Mindfulness and Estrangement


10


When I hear the word mindfulness, I tend to think of yoga or meditation.  Although it can be part of both of those disciplines, it’s also something that can be practiced in daily life to help ease stress.  Estrangement definitely brings stress to a life, so mindfulness is one way to help when the emotions are threatening to overwhelm your mind and heart.

The first time I was introduced to the idea of mindfulness, the term wasn’t used.  I’d been in the middle of trying to tell someone about something traumatic and scary that was happening in my life at the time.  The more I tried to talk about the fear, the more I started to feel panicked.  I even started shaking.  The person I was with (a pastor) gently asked me if I was afraid right then sitting in that room with him and one of the elders at the church.

No, I wasn’t afraid in that room at that moment.

He asked me if I could just spend a minute focusing on where I was right then.  What was I feeling?  Hearing?  Seeing?  Look out the window and see the sunshine.  Watch the tree branches moving gently in the breeze.

As I followed his advice, I felt the fear and panic lift. Yes, there were reasons for fear and panic at other moments in my life, but this wasn’t one of those moments.  In that moment I felt safe, protected, and cared about.

I took that lesson into my daily life and when I would find my mind wandering to things that brought stress, I would start observing where I was right at that moment.  And it worked.

Funny how I never thought about applying mindfulness principles to my thoughts and feelings related to this estrangement until I read about the topic in Done with the Crying by Sheri McGregor earlier this week.

The following list contains some of the ideas I gleaned from McGregor’s book about how to begin using mindfulness:

  • take one long breath, then another as an anchor to the present moment
  • feel what you feel, but take note of what you’re thinking, feeling, and how your body is reacting
  • don’t judge, just observe
  • in time, you’ll be able to respond more purposefully when these thoughts begin, and then make healthier choices — but first, just be mindful, aware, and present in the moment
  • learning what you’re thinking, feeling, and experiencing bodily in moments of severe pain or panic will help you come up with a plan to make better choices in the future and feel more in control

 

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Acute Stress Disorder and Estrangement



I’m currently working my way through the book, Done with the Crying: Help and Healing for Mothers of Estranged Adult Children, by Sheri McGregor, MA and sharing my thoughts and responses as posts on this blog.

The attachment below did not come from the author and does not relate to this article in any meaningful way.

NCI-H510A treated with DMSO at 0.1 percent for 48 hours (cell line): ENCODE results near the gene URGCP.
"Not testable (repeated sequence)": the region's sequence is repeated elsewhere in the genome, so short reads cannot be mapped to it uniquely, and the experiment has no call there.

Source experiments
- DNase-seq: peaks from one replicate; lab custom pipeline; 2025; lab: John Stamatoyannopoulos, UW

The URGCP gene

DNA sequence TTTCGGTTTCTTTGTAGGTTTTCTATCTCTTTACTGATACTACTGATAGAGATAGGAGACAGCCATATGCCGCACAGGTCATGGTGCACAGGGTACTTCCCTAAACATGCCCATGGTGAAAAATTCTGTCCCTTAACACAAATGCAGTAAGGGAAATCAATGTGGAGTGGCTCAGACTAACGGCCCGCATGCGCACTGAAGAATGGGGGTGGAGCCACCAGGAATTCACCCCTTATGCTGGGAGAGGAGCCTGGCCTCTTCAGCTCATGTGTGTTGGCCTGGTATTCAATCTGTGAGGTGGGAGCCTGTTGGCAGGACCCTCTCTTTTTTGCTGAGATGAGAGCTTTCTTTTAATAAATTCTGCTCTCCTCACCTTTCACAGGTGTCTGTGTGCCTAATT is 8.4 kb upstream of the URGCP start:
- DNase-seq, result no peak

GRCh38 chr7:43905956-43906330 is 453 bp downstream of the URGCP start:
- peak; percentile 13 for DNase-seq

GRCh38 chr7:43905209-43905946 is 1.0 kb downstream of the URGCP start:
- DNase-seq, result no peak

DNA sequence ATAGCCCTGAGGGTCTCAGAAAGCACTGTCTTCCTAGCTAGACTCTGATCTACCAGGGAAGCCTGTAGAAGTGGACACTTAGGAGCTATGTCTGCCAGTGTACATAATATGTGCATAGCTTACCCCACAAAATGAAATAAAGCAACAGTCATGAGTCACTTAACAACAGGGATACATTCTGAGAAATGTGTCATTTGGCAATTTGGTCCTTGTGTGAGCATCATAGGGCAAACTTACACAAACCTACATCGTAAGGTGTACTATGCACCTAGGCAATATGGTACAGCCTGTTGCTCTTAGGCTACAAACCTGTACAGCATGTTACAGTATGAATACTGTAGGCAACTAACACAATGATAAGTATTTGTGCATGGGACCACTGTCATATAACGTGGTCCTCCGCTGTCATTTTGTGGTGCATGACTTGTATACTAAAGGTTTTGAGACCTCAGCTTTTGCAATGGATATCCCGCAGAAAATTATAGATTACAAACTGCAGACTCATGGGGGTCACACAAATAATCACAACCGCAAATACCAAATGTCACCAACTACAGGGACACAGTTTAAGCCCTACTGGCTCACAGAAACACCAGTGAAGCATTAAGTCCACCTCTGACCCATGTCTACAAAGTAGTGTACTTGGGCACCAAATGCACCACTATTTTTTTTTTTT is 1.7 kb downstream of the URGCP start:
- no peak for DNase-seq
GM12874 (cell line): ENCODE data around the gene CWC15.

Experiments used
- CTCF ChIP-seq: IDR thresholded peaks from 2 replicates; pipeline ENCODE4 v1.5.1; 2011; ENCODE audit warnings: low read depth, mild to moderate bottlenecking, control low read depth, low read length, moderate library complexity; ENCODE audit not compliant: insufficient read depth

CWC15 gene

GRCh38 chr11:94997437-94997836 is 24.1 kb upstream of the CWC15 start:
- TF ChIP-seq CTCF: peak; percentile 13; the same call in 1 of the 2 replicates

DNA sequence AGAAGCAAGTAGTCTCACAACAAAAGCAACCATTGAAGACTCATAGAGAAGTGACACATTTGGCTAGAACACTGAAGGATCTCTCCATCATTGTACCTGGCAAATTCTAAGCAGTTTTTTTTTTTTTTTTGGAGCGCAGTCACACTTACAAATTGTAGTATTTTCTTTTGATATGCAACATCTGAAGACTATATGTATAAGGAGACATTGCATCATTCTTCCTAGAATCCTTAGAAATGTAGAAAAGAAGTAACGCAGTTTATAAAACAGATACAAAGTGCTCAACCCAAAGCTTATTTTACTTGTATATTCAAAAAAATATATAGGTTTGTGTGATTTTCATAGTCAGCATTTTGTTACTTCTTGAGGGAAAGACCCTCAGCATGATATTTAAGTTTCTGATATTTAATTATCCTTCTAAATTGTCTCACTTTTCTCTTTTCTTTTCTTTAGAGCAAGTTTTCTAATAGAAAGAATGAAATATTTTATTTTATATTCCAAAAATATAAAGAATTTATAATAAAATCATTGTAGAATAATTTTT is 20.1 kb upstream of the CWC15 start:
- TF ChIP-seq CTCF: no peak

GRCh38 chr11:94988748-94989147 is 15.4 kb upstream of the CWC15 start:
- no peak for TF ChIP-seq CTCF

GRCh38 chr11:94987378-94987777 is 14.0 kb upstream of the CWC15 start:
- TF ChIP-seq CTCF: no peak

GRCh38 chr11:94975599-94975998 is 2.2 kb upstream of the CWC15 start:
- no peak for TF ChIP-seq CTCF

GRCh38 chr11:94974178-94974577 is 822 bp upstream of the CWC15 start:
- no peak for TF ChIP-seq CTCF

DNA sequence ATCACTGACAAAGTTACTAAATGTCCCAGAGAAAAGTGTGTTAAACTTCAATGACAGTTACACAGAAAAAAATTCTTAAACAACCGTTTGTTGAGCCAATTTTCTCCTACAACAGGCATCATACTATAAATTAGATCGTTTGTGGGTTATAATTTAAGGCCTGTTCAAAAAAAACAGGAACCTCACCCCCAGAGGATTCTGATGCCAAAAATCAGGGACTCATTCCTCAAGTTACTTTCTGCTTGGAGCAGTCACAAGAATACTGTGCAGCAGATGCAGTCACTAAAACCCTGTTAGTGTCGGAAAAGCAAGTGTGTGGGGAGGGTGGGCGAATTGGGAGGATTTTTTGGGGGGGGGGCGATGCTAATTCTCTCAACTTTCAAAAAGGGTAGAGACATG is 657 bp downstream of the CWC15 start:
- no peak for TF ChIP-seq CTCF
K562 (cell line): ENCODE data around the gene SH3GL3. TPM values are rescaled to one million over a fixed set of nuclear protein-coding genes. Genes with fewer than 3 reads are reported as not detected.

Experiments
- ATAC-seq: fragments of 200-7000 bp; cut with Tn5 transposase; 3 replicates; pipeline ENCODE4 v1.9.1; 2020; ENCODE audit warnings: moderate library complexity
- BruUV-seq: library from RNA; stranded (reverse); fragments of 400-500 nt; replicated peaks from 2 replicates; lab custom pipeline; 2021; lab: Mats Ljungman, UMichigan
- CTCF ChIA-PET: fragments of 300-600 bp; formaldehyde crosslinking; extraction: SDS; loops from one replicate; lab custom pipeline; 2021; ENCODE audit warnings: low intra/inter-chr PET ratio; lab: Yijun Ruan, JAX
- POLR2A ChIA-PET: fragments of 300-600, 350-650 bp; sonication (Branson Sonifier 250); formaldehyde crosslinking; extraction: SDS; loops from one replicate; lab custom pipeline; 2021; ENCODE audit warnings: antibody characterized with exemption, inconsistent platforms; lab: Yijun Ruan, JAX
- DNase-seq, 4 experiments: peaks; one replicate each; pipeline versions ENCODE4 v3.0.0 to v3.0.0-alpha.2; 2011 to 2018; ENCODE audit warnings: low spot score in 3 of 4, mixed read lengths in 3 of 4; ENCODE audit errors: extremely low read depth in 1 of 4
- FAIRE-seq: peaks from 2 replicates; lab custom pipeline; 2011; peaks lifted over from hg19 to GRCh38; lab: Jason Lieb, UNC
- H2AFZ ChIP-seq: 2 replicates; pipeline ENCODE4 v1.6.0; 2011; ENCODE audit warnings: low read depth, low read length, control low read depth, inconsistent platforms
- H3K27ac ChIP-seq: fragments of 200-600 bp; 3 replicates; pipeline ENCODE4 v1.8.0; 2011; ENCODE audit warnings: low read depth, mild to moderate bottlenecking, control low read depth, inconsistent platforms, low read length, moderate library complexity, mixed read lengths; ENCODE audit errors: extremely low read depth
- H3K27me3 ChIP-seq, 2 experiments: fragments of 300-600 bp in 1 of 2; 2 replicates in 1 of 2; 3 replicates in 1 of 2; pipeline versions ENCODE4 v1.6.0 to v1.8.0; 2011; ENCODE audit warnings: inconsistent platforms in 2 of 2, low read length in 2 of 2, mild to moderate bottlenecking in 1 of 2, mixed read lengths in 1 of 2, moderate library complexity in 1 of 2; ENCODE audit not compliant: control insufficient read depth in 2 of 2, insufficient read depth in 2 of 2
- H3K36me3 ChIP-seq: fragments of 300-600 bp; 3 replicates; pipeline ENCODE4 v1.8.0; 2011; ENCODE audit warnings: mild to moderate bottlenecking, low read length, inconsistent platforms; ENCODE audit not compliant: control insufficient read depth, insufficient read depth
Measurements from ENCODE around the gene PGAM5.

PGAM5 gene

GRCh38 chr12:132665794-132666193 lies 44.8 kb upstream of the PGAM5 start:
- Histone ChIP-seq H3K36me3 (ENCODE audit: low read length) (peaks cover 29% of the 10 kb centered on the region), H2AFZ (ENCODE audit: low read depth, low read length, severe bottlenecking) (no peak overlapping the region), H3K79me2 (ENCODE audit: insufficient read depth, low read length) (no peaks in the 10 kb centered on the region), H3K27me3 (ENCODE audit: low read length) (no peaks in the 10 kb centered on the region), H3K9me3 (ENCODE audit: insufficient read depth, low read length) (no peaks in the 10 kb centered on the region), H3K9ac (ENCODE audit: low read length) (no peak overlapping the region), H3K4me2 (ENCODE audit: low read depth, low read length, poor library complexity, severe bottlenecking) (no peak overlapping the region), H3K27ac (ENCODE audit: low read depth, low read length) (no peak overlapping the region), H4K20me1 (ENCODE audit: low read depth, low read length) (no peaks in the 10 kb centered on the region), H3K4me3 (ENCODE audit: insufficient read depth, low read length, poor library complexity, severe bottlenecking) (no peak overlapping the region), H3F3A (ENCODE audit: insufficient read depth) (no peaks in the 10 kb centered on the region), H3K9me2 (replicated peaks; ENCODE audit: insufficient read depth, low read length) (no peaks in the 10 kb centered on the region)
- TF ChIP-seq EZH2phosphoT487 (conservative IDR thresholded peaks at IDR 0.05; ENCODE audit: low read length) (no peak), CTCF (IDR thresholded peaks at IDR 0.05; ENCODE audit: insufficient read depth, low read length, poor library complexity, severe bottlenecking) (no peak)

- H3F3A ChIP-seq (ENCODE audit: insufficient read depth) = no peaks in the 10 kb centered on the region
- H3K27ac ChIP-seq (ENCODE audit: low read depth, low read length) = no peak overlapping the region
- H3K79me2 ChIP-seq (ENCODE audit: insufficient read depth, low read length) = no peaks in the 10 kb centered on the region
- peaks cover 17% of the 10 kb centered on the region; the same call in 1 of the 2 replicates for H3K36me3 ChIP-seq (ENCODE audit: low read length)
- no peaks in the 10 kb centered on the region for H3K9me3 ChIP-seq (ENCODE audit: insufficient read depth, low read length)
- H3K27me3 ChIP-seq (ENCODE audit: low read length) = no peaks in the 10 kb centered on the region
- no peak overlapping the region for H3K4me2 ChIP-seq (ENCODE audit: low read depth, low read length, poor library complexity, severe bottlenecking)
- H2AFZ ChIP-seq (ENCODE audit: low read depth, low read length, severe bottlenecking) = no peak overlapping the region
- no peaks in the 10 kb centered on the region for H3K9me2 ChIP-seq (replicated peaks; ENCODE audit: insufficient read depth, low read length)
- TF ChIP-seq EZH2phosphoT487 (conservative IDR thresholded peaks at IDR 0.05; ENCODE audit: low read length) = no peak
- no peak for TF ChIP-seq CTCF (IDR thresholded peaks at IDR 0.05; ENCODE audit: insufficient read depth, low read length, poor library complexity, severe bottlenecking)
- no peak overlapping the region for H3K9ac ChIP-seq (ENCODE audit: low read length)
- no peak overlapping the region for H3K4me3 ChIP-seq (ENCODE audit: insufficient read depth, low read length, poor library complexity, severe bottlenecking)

In the first part of the latest section I read in the book, McGregor suggests that parents experiencing estrangement from adult children shouldn’t be hasty in making major life decisions.  I believe this is much like the counsel that’s often offered after someone experiences the death of a loved one:  Don’t make major changes like quitting a job, or moving, or beginning a new relationship, or getting a new pet.  Anything that would have long reaching repercussions should be delayed until the initial shock and pain dissipate.

McGregor says that in the early weeks following an estrangement, many parents — if they sought professional counseling — would be quickly diagnosed with Acute Stress Disorder (ASD).  ASD occurs in the first weeks following a traumatic event or major loss.  Being suddenly estranged from an adult child (or children) definitely constitutes a personal trauma and loss.

As I thought about my own early days following the estrangement, I experienced the following ASD symptoms:

  • numbed, dazed, detached
  • haunting memories
  • vivid dreams
  • difficulty concentrating
  • avoiding reminders of my children (people, places, photos, etc.)
  • uncontrollable crying
  • sleep difficulties

During the first few weeks, whenever I attempted telling someone what was happening with my children, I would experience an anxiety attack.  My heart would race, I would start shaking visibly, I would stutter severely (if I could get words out at all), and I would feel like I couldn’t breathe.  Writing it down doesn’t sound so bad, but what I experienced was truly debilitating.  It was almost like I’d seize up into a shaking, quivering, crying, stuttering, gasping ball of grief and shock.

It was awful.  Truly awful.

McGregor also states that in the aftermath of a trauma people tend to do one of two things.  They reach out to others for support, or they retreat off by themselves.  She compared the people who retreat to someone with a bad burn who would avoid others to avoid being jostled and causing the pain to worsen.  She said neither reaction is right or wrong.  Both reactions are normal and understandable.  Sometimes a person may switch back and forth between the two reactions.

I did both.  I reached out to people (my counselor, my pastor, a good friend), but I also retreated into my home where I could cry and shake and emote without fear or embarrassment.  I definitely felt as if my pain could be intensified by the jostling of well meaning people and their often unhelpful and unintentionally hurtful comments or reactions.

And the fact that the initial weeks of my estrangement from my children happened at the beginning of the holiday season didn’t help.  Acute Stress Disorder and the holidays don’t mix well, I discovered.  Probably had a lot to do with why I ended up in the hospital on Suicide Watch over New Year’s.